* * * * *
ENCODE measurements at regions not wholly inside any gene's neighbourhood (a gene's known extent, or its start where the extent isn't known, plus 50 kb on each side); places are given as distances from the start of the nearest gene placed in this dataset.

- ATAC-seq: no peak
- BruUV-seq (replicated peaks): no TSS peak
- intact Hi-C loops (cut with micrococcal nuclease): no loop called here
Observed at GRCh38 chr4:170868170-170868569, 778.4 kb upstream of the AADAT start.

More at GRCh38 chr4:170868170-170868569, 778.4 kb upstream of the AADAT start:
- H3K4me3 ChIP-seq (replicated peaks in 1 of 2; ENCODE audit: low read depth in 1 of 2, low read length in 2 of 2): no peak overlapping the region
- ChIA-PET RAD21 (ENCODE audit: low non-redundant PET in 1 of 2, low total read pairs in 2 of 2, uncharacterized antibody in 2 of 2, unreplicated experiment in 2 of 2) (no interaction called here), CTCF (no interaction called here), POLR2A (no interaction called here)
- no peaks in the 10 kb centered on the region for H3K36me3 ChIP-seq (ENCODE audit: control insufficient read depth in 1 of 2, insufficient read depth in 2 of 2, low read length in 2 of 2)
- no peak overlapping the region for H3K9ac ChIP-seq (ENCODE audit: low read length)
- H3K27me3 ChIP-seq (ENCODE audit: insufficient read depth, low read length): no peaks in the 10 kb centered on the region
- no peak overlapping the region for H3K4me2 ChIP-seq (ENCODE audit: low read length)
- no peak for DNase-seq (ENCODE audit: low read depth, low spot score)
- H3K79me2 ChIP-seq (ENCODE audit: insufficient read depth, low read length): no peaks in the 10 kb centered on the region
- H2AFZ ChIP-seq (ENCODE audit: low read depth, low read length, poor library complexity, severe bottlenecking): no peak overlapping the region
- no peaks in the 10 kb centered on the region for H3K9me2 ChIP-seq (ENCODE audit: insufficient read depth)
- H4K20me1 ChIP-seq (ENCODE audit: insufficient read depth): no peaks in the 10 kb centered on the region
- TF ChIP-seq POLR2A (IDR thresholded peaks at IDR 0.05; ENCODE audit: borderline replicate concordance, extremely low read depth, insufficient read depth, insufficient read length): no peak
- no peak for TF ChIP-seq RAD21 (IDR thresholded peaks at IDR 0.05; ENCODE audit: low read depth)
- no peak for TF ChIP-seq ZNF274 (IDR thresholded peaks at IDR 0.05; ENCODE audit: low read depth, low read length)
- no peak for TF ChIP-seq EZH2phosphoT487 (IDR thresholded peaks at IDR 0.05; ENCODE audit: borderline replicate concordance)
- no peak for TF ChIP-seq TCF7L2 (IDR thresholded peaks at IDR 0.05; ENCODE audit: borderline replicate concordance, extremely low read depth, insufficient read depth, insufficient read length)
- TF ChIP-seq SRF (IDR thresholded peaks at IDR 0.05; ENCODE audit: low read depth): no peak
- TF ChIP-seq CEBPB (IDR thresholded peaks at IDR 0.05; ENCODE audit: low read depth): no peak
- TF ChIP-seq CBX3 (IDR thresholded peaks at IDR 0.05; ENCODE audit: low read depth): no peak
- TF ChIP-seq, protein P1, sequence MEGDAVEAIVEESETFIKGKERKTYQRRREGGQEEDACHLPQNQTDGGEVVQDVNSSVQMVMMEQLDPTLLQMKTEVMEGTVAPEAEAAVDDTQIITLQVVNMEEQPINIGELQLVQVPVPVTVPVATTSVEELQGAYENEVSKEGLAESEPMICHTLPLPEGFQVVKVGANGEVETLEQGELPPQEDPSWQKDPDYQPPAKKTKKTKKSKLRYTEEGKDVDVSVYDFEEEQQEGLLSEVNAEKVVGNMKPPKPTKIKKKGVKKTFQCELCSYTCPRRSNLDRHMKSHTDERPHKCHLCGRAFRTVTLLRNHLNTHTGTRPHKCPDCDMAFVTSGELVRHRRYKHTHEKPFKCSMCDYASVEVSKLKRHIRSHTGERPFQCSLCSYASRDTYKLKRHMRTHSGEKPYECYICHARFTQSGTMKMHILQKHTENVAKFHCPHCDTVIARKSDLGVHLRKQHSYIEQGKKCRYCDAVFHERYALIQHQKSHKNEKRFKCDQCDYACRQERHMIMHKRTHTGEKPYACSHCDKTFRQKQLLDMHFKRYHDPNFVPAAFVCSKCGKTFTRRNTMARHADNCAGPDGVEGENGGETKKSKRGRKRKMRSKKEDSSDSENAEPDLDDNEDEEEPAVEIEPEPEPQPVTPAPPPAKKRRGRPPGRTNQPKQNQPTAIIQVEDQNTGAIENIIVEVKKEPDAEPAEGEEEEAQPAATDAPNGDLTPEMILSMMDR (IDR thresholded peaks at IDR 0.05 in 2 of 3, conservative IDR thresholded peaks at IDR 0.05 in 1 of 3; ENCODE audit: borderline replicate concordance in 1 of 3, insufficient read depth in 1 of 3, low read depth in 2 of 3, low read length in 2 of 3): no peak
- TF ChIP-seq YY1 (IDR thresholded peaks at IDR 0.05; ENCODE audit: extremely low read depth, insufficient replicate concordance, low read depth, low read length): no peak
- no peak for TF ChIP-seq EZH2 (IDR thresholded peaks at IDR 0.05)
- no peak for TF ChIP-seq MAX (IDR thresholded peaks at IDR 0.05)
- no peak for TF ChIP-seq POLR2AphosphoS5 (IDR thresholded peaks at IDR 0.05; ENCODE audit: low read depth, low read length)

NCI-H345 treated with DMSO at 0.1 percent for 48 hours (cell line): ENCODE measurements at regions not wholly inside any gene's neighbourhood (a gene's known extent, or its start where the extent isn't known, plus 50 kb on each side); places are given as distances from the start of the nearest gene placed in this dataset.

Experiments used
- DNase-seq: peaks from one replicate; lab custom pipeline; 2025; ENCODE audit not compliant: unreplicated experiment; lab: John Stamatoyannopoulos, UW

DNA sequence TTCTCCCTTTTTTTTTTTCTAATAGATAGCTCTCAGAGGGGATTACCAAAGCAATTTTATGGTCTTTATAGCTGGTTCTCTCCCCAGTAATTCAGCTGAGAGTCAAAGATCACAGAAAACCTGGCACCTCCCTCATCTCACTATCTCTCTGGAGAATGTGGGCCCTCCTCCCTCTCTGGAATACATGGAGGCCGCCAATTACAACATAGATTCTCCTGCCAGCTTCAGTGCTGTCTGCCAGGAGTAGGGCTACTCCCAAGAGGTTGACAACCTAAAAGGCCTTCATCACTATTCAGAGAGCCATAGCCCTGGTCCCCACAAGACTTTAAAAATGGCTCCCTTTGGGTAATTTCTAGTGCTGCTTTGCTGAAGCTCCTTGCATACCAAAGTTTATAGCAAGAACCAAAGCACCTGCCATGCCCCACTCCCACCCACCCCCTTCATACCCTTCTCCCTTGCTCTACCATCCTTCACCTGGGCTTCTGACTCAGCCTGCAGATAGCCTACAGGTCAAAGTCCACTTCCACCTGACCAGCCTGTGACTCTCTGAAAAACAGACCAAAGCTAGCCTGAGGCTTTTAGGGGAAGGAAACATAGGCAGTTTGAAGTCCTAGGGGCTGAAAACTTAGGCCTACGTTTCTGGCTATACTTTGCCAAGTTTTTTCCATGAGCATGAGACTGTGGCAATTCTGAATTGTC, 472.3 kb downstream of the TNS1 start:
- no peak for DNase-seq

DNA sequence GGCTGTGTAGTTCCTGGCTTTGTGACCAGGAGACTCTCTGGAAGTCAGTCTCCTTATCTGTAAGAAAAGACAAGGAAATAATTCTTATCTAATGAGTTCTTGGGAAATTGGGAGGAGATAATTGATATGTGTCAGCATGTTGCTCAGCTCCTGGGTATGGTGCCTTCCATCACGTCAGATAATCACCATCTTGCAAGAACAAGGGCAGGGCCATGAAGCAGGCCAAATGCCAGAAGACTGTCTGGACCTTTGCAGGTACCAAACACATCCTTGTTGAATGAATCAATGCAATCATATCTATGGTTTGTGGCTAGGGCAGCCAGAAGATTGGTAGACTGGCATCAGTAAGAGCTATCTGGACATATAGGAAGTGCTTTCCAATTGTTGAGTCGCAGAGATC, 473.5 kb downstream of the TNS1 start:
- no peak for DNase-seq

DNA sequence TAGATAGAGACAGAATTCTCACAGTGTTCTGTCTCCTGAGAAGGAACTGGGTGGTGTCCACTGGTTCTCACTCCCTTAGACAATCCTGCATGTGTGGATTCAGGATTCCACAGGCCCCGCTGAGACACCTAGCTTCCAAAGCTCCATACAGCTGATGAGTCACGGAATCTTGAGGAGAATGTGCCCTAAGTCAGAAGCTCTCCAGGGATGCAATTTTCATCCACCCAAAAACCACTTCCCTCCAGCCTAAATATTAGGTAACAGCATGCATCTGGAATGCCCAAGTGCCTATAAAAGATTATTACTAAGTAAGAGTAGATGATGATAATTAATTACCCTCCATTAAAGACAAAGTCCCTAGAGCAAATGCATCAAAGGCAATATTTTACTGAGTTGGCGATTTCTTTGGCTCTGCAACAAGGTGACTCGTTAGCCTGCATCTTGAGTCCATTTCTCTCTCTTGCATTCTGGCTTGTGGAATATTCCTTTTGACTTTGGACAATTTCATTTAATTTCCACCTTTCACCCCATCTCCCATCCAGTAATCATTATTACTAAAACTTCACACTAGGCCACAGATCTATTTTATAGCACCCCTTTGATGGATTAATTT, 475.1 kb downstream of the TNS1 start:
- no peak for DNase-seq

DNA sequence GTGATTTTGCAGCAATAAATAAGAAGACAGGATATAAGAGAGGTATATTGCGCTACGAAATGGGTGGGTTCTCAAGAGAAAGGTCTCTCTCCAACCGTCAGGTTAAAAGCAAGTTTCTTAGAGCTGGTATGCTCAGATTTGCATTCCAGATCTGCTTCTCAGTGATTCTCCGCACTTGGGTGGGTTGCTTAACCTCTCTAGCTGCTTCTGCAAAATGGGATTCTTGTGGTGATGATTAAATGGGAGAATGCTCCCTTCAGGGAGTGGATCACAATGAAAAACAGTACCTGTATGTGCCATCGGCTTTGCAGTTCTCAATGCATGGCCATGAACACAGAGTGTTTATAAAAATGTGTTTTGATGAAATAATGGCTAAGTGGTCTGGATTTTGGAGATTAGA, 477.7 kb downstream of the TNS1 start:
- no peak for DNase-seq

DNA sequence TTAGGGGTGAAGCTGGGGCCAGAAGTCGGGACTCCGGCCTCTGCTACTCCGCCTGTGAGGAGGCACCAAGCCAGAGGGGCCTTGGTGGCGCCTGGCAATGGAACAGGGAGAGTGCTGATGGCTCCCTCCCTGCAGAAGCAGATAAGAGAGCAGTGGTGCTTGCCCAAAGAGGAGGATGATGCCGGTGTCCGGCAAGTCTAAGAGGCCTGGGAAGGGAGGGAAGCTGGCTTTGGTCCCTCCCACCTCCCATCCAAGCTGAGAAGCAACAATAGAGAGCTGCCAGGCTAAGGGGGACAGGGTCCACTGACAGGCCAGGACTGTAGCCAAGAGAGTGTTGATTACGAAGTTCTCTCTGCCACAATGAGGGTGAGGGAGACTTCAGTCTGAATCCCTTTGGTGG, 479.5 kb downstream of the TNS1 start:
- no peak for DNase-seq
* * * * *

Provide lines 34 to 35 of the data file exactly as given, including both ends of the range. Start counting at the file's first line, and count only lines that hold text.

DNA sequence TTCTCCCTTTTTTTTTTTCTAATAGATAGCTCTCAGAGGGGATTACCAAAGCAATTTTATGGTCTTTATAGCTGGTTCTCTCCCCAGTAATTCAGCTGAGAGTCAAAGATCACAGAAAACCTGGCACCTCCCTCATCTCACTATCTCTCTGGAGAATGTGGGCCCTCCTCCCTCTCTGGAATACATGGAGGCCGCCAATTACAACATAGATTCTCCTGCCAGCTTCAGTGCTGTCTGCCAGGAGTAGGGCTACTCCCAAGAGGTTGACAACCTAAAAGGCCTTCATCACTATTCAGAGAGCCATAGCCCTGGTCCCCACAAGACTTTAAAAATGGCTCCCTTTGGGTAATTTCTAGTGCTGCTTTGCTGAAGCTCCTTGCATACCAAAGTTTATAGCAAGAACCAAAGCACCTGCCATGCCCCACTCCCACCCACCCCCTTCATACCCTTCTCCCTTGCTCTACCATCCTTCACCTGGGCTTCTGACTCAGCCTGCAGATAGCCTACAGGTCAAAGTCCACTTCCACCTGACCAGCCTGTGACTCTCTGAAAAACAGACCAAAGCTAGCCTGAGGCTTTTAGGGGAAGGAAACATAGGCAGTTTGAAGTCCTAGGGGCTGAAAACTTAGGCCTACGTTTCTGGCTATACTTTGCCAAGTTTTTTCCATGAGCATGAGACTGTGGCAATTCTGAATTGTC, 472.3 kb downstream of the TNS1 start:
- no peak for DNase-seq